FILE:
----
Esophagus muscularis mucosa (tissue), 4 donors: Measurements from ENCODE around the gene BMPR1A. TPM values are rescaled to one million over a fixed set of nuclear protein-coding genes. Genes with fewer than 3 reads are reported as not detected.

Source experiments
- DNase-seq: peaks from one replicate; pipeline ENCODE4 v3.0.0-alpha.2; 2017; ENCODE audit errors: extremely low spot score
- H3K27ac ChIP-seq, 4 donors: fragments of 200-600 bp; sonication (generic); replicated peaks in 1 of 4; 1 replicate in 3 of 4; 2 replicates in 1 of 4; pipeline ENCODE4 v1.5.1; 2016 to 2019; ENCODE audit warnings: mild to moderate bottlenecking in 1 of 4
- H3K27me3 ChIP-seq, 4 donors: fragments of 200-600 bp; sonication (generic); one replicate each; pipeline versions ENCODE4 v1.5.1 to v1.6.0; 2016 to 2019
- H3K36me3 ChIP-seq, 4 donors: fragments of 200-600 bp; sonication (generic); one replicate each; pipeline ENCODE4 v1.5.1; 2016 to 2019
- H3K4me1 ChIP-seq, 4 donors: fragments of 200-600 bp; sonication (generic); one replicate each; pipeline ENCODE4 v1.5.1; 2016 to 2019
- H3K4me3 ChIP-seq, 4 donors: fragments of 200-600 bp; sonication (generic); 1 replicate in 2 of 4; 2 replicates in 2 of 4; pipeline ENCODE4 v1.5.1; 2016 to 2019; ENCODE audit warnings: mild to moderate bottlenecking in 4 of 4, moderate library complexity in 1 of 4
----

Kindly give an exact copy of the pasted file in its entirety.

Esophagus muscularis mucosa (tissue), 4 donors: Measurements from ENCODE around the gene BMPR1A. TPM values are rescaled to one million over a fixed set of nuclear protein-coding genes. Genes with fewer than 3 reads are reported as not detected.

Source experiments
- DNase-seq: peaks from one replicate; pipeline ENCODE4 v3.0.0-alpha.2; 2017; ENCODE audit errors: extremely low spot score
- H3K27ac ChIP-seq, 4 donors: fragments of 200-600 bp; sonication (generic); replicated peaks in 1 of 4; 1 replicate in 3 of 4; 2 replicates in 1 of 4; pipeline ENCODE4 v1.5.1; 2016 to 2019; ENCODE audit warnings: mild to moderate bottlenecking in 1 of 4
- H3K27me3 ChIP-seq, 4 donors: fragments of 200-600 bp; sonication (generic); one replicate each; pipeline versions ENCODE4 v1.5.1 to v1.6.0; 2016 to 2019
- H3K36me3 ChIP-seq, 4 donors: fragments of 200-600 bp; sonication (generic); one replicate each; pipeline ENCODE4 v1.5.1; 2016 to 2019
- H3K4me1 ChIP-seq, 4 donors: fragments of 200-600 bp; sonication (generic); one replicate each; pipeline ENCODE4 v1.5.1; 2016 to 2019
- H3K4me3 ChIP-seq, 4 donors: fragments of 200-600 bp; sonication (generic); 1 replicate in 2 of 4; 2 replicates in 2 of 4; pipeline ENCODE4 v1.5.1; 2016 to 2019; ENCODE audit warnings: mild to moderate bottlenecking in 4 of 4, moderate library complexity in 1 of 4